The US has approved arms sales to Taiwan worth around $1.8bn (£1.4bn), in a move that is likely to increase tensions with China.
The Pentagon said the deal comprised three weapons systems, including rocket launchers, sensors and artillery.
Taiwan, which considers itself a country, is seen as a renegade province by China.
Tensions have increased in recent years and Beijing has not ruled out the use of force to take the island back.
Last week, US national security adviser Robert O’Brien said that while he did not believe China was ready to invade Taiwan, the island needed to “fortify itself” for the future.
Taiwan’s defence ministry said the weapons would help it “build credible combat capabilities and strengthen the development of asymmetric warfare”.
The deal includes 135 precision-guided cruise missiles, as well as mobile light rocket launchers and air reconnaissance pods that can be attached to fighter jets.
The BBC’s Taiwan correspondent Cindy Sui says that under President Donald Trump, the US has sold significantly more weapons to Taiwan than before.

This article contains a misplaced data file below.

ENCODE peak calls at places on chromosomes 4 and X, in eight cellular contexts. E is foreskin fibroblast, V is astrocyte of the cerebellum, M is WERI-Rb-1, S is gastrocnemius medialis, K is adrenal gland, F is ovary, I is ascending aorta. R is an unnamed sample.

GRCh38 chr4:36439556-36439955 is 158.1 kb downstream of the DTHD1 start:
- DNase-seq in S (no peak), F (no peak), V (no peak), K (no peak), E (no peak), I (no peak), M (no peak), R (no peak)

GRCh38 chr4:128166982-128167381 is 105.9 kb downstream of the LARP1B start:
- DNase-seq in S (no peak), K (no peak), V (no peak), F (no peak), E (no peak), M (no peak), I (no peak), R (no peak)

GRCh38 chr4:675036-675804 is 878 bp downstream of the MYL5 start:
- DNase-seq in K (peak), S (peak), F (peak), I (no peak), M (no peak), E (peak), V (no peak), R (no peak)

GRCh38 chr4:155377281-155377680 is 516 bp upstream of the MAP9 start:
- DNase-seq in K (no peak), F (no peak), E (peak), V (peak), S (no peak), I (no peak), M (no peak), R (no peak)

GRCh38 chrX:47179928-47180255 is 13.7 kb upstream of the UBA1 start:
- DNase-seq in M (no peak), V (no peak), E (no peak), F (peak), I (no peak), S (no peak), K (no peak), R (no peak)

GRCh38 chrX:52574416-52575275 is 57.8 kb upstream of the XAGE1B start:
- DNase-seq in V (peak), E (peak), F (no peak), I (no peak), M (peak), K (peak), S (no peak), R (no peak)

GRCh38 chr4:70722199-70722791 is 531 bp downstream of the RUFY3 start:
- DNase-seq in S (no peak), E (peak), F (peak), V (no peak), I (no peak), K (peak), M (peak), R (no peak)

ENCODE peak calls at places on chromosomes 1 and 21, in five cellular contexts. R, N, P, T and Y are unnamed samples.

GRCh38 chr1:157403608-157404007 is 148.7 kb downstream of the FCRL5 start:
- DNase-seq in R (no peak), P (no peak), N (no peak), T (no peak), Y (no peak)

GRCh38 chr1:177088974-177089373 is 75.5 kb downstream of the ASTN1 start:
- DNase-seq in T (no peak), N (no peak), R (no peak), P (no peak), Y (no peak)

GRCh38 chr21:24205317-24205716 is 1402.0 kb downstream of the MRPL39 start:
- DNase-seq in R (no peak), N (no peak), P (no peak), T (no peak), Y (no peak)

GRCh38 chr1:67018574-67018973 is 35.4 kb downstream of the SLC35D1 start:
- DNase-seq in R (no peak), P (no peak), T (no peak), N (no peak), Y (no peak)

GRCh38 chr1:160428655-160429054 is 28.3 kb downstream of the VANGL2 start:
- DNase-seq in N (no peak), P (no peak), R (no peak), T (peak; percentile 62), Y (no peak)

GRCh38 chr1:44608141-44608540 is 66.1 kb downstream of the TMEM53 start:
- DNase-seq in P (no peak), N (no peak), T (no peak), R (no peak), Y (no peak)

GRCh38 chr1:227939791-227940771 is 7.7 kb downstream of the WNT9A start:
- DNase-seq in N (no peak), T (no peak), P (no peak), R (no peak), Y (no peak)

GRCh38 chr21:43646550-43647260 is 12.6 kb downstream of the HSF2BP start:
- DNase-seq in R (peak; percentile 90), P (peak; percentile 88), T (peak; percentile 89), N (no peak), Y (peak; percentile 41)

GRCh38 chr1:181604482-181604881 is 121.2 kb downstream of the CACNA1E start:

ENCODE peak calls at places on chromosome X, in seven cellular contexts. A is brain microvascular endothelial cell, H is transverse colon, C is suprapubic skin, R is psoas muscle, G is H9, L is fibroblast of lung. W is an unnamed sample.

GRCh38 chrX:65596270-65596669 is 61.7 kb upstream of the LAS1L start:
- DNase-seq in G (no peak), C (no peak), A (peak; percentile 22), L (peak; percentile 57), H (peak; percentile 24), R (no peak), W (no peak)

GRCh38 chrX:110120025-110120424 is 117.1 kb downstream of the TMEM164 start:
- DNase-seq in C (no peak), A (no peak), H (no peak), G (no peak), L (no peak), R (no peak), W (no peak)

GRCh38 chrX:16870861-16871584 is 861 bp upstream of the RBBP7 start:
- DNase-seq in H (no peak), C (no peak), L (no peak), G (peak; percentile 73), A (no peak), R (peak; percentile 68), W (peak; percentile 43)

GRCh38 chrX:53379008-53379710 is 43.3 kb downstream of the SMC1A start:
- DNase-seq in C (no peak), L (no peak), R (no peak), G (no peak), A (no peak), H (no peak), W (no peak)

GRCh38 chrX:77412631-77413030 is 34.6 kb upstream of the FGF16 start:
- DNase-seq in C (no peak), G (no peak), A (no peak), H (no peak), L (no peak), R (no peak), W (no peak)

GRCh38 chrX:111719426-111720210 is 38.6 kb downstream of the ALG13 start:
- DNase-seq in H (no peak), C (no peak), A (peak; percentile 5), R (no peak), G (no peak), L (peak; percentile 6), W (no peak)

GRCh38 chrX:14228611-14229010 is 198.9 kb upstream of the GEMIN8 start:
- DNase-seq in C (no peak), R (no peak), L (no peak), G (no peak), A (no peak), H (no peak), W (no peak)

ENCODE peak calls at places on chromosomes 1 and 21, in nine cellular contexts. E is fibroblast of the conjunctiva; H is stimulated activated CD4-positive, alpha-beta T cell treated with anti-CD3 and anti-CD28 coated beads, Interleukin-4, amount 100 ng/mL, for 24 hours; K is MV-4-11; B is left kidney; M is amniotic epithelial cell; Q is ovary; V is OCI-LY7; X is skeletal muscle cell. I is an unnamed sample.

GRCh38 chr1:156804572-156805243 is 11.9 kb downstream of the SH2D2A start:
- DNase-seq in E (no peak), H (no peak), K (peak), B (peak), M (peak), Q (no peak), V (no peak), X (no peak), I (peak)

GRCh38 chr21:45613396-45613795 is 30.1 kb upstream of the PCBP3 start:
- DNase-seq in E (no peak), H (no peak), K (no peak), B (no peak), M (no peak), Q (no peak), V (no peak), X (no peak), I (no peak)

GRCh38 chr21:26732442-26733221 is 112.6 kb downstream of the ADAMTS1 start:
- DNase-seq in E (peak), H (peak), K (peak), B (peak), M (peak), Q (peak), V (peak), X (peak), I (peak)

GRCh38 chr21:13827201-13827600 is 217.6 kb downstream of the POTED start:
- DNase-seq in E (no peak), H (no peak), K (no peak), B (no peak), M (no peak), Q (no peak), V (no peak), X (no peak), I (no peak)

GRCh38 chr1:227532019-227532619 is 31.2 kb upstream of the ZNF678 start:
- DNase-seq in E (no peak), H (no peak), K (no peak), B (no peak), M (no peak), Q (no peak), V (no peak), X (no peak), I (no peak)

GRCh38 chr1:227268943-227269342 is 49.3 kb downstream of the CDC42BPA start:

The island has also been seeking backing from the current administration, which, unlike its predecessors, seems willing to challenge the delicate balance Washington has maintained for decades with China and Taiwan, says our correspondent.
China’s Foreign Ministry says the arms deal would likely have a major impact on its relationship with the US and that it would respond as necessary, according to Reuters news agency.
In recent months, the US has been intensifying its outreach to Taiwan. In August, the highest-ranking US politician to visit Taiwan in decades met the island’s president, Tsai Ing-wen.
Beijing strongly criticised the meeting, warning the US “not to send any wrong signals to ‘Taiwan independence’ elements to avoid severe damage to China-US relations”.
China has also stepped up military drills that it presents domestically as rehearsals for a future invasion of Taiwan, though experts say a conflict is not imminent.
While the US does sell Taiwan arms, and has an implicit security guarantee, it does not have a formal defence treaty with Taiwan as it does with Japan, South Korea and the Philippines.
China and Taiwan were divided during a civil war in the 1940s but Beijing insists the island will be reclaimed at some point, by force if necessary.
Tensions have risen in recent years with the election of Ms Tsai as Taiwan’s president, seen as an opponent of Beijing.